“A Streetcar Named Desire?” Yeah, saw the movie. Marlon Brando and Vivian Leigh were great.
Think I saw the play, too — maybe in high school. That’s
where Stanley does that “Stella” thing and there’s the bit about that
crazy Blanche and the “kindness of strangers,” right?
What do you do with a 64-year-old play that almost
everyone knows something about? A play that’s been described as the
best play of the 20th century, that’s won every award imaginable and
that’s had countless adaptations in film, opera, television and ballet?
Not to mention that when it first opened on Broadway on
Dec. 3, 1947, the audience sat in stunned silence before breaking into
a full 30 minutes of applause.
Yes, what do you do?
Well, if you’re the Michigan State University Department
of Theatre and if you’re the brilliant director Rob Roznowski, you make
it more physical — spectacularly more physical.
You also turn up the volume on the raw emotion, sex and
violence and you use the very youth of your talented student actors to
breathe new life into this story of death, desire and insanity while
never compromising the power and beauty of Tennessee Williams’ words.
You also throw in a spectacular set authentically
featuring that famous New Orleans apartment, the bathtub, the
neighbors’ apartment, the street and houses below and a catwalk where
appear the ghosts of Blanche’s past — all this visible to the audience
at all times.
You also add gorgeous, attention-to-detail costumes,
lighting and sound that enhance the story line, and a stunning New
Orleans “jazz funeral” procession that adds splendor and drama to a
production already rich in both of those elements.
Christina Traister, an MSU assistant professor of acting
and voice, plays Blanche with more strength and anger than one might
expect in such a fragile and delusional character. Blanche is desperate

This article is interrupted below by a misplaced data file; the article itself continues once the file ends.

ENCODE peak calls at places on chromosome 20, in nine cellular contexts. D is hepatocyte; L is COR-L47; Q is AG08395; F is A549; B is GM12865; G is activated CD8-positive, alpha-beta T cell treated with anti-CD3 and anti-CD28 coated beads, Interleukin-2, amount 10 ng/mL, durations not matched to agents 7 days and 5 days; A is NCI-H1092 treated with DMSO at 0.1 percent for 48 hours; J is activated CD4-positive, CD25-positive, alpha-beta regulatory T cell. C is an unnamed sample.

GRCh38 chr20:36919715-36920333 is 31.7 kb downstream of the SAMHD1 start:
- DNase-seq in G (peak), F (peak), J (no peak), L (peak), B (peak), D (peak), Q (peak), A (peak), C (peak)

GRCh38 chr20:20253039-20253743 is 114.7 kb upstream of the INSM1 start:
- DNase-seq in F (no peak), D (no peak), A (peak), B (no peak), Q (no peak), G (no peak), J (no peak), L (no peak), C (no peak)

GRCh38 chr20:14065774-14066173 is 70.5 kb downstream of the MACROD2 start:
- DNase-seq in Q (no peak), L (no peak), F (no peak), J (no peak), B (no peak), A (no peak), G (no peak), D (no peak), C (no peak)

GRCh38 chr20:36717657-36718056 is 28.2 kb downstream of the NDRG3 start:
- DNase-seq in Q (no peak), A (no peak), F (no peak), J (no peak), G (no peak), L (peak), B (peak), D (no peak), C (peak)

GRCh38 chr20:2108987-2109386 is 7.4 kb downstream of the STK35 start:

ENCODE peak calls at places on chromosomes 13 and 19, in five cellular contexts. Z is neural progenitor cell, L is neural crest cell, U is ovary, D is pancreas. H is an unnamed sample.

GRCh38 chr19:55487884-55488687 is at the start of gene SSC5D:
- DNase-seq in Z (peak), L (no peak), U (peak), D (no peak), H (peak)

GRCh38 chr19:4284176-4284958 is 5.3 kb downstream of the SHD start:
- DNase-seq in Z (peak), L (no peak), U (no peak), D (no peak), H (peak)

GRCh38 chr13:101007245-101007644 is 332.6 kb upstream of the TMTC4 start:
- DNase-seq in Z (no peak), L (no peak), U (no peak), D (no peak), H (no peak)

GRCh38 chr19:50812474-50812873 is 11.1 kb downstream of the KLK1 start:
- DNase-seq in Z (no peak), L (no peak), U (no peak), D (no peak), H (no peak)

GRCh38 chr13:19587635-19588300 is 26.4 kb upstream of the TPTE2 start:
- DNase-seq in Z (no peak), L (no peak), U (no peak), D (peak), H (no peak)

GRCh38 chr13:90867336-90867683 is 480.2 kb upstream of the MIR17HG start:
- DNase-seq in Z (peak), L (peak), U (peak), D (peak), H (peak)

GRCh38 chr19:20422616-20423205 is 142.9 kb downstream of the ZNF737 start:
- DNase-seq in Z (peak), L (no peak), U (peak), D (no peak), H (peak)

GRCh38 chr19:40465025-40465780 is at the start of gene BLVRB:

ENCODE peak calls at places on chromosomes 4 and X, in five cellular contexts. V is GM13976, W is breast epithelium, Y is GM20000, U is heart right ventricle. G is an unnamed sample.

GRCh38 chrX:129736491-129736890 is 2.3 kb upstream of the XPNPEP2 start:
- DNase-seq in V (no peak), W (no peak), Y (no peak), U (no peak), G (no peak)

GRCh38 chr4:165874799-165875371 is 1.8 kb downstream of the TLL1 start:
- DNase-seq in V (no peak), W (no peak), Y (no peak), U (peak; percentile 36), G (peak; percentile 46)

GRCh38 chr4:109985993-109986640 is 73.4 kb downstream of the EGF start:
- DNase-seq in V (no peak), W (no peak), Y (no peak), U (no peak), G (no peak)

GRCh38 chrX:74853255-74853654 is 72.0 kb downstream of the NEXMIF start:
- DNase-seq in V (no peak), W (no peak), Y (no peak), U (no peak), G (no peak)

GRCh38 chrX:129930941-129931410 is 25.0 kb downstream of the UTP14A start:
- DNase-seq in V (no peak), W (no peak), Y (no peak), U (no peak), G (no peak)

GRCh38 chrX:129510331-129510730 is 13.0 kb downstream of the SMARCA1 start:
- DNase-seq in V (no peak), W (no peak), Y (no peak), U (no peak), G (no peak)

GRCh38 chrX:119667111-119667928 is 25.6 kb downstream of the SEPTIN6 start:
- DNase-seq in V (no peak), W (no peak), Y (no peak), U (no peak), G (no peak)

and destitute, hiding a sordid past and living in a fantasy world, but
Traister gives her a seemingly inexhaustible will to survive.
In the end, however, she makes it clear that Blanche has lost her grip on reality.
In a new theater department experiment, Traister is the
first MSU faculty member to be cast in a student production. This could
easily have failed, but here teacher and students work seamlessly
This is particularly true of Traister’s scenes with
Curran Jacobs as Stanley. Their conflict is at the center of this play
and their interactions are nerve-shattering to watch. Jacobs looks the
part. He is handsome, he is muscular, he has animal magnetism.
Rosnowski has his Stanley almost constantly in motion, and Jacobs leaps
about like a gold medal gymnast.
His characterization of Stanley is believably sex-driven,
brutish and violent. In the end, the totality of his “deliberate
cruelty” to others is not forgivable. And Jacobs can be assured that
his agonized version of the famous “S-t-e-l-l-a” scene is no imitation
of Brando or anybody else. It’s all his own, and memorably so.
Traister and Jacobs are also the fight directors for this production. Choreographed with the precision of professional modern dance, the fight scenes are both frightening and beautiful to watch.
Graduate student Emily Young, an accomplished actor,
gives a consistently natural performance as Stella, Blanche’s younger
sister. Despite her compassion for Blanche, Stella’s lust and love for
Stanley ultimately prevent her from helping her sister and escaping her
own hard life.
Nicholas Dressel is appealing as the awkward Mitch, Stanley’s poker buddy and Blanche’s would-be suitor. His theatrical affect of holding his arms stiffly close to the body tells the story: He is as lost and lonely as Blanche.
In smaller roles, the always fabulous Leslie Hull is once
again excellent as the neighbor Eunice, careful not to steal scenes
from actor partner Mieko the cat.
And when she’s on stage, you can’t take your eyes off
Carmen Zavala, menacing as the Mexican Woman delivering her message of
death (“flores para los muertos”) in the guise of flowers.
‘A Streetcar Named Desire’
Michigan State University
Through Oct. 23
8 p.m. Fridays and Saturdays, 2 p.m. Sundays, 7:30 p.m. Tuesdays, Wednesdays and Thursdays
$15 adults; $10 students